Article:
"The thing is, it's about trusting yourself. I really do believe that everyone can write songs. They just don't trust themselves to do it. We can all write books, we can all sing songs. We can do it when we're children, we can all draw and sing. And then it's either beaten out of us, scared out of us, or our own inhibition — our adult self — doesn't allow us to do it anymore. And one of the great things about music is the freedom in it. Not rock," he says with visible distaste, "as we know it now, that commodity. But rock 'n' roll at its purest. Jazz certainly has it. It's about freedom."
It's about freedom. To hell with prejudice, inhibition or fear. With boring, uptight old rock. Elvis Costello has spent all his 27 years as a recording artist making music on that basis. Now, as he hits middle-age, he seems more energetic than ever with a work slate that is ridiculously full and varied.
But would anyone think badly of him if he decided to chill out a bit, to sit back and enjoy the fruits of his labour.
"Well, two things probably affect that," he says, poking his glasses up his nose. "I have not ruthlessly pursued success and I have not capitalised on success as cynically as I might have done. Therefore, I am not as assured... though obviously I am not hurting... I'm not as wealthy as I would be if I'd been very much more ruthless in the pursuit of certain successes I've had. Therefore, I have the need to keep working. I have a lot of people I want to be able to look out for. I want to be able to move and live with the freedom I have at the moment. I have responsibilities.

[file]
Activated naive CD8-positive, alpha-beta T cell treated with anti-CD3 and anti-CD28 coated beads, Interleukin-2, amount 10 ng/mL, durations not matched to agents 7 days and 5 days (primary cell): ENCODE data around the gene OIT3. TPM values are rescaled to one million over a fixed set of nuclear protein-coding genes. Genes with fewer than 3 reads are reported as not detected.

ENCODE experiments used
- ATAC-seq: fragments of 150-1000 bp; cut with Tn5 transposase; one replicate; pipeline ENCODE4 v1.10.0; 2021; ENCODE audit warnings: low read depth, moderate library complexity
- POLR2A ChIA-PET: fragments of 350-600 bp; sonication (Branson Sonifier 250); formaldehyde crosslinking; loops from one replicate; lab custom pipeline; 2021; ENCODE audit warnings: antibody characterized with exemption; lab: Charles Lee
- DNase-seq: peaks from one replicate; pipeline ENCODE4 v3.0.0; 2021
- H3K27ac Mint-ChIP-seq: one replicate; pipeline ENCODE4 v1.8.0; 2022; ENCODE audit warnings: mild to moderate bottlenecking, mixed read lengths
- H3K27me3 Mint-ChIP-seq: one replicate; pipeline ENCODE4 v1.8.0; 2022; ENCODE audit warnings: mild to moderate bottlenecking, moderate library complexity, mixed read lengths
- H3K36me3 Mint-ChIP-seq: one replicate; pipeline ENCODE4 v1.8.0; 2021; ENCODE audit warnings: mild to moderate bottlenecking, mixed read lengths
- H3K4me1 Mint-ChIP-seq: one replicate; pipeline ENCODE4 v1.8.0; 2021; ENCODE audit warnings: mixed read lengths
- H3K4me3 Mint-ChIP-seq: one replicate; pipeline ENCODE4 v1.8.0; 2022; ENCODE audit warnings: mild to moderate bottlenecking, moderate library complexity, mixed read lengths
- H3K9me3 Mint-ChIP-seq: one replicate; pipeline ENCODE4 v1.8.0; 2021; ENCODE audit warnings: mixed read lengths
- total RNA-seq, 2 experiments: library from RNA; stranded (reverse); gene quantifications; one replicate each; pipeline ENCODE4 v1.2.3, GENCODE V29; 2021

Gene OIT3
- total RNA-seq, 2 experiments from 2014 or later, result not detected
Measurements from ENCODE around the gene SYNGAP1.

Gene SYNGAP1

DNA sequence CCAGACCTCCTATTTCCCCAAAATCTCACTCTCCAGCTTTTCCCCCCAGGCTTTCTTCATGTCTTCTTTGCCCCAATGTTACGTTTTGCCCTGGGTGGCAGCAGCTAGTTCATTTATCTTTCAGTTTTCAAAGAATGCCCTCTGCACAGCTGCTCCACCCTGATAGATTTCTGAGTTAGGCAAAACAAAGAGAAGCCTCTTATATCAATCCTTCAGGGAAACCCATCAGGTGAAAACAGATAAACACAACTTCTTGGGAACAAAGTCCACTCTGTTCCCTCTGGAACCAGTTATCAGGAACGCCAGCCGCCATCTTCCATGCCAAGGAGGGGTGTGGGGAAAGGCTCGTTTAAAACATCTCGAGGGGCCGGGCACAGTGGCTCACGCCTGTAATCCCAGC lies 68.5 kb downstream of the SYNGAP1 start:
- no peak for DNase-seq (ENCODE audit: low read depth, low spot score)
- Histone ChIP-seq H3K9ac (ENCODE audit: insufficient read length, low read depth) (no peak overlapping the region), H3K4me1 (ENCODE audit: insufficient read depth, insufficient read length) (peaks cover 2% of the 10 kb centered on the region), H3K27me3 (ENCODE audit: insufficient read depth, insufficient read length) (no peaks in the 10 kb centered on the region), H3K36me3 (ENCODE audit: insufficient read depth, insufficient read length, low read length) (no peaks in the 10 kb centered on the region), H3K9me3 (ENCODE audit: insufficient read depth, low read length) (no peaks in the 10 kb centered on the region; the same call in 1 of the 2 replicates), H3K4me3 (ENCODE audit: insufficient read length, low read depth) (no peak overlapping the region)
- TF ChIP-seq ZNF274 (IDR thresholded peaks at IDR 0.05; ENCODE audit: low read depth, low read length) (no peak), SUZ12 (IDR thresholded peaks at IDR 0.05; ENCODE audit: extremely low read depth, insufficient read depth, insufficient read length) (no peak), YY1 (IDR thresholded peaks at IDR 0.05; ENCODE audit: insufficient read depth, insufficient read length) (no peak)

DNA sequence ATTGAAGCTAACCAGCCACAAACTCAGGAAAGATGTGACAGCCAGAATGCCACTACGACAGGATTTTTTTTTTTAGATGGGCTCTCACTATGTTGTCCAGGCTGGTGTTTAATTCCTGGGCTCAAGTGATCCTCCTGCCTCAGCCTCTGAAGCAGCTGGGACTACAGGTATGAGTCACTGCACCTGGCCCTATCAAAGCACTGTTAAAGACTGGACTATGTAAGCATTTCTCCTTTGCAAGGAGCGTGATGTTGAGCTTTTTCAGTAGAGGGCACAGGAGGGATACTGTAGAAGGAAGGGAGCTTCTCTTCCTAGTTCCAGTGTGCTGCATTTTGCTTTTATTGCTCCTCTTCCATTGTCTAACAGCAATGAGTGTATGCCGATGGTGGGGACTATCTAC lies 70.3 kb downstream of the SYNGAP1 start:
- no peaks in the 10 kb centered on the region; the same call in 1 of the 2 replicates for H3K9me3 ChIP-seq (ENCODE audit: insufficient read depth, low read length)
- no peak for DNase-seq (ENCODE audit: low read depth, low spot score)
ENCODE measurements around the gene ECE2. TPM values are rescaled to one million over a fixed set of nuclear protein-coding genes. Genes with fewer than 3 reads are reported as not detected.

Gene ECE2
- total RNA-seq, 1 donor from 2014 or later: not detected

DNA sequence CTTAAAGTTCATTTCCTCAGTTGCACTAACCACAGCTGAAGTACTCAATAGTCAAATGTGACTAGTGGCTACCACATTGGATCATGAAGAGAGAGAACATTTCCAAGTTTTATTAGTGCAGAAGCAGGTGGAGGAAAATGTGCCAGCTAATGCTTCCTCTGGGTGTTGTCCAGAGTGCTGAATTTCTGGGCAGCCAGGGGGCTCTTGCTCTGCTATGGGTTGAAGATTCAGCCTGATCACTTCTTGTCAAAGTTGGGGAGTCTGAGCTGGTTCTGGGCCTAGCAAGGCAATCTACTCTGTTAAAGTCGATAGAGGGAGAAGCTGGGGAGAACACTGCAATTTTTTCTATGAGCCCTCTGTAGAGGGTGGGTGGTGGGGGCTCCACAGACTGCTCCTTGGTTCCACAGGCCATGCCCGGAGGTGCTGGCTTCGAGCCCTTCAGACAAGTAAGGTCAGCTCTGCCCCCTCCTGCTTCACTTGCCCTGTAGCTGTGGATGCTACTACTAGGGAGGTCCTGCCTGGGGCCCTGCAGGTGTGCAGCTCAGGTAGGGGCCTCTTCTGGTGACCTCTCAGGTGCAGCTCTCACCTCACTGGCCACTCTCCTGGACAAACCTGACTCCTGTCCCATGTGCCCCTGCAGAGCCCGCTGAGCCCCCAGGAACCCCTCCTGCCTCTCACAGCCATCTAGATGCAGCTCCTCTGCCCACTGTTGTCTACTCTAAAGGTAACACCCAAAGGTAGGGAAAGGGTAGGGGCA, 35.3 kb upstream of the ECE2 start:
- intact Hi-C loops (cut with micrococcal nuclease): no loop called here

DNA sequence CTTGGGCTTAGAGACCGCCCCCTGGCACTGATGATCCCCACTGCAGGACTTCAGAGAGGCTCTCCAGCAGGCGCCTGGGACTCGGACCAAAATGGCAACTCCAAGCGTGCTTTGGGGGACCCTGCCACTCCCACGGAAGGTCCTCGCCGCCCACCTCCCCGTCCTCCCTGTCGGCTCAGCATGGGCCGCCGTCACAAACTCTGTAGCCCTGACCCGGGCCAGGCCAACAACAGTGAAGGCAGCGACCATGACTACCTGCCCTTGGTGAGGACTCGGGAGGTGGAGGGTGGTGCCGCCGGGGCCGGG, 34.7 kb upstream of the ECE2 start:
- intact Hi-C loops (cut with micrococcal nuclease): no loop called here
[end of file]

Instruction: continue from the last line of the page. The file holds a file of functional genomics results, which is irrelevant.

"And the second thing is — what else am I gonna do? I don't wanna be defined by a handful of songs I wrote 25 years ago..."
Costello had plans for his 50th birthday, Big plans. He had booked Carnegie Hall for the night in question, 25 August. Although he has toured America almost every year since 1977, he had never — despite an Oscar nod, three Grammy nominations, one Bafta, two Ivor Novellos, a Nordoff Robbins Silver Clef Award, something called the Dutch Edison Award, a berth in the Rock 'n' Roll Hall of Fame and collaborations with everyone from Burt Bacharach to the Brodsky Quartet via Transvision Vamp's Wendy James — played the legendary New York venue.
Costello at Carnegie, it just sounds right. So, to celebrate turning 50, he was going to play the old dame and invite some of his friends along to join him. You can just imagine the line-up.
Then, New York's Lincoln Centre phoned. Did Mr Costello want to do three nights at its annual, highly august festival? Three different shows at which he could showcase the breadth and depth of his repertoire? In This Moment: Elvis Costello would follow past retrospectives and tributes to artists such as Ornette Coleman, Philip Glass, Leonard Bernstein and Oliver Messiaen.
"So I let the Carnegie date go," says Costello. "This was really a better opportunity."
And so on a hot summer night last month, Costello took to the stage of the Centre's Avery Fisher Hall. It was Saturday, and this was the last installment of his trio of performances which had begun with an engagement with Holland's Metropole Orkest.
That was followed by a rock show at which Costello and his three-piece band The Imposters barrelled through a two-and-a-half-hour set that roamed freely over a back catalogue numbering some 400 songs. "(I Don't Want To Go To) Chelsea" was energetic but messy; "Radio Radio", introduced by a brisk "One-two-three-four", was greeted with lusty cheers; "Indoor Fireworks" was tender and lovely.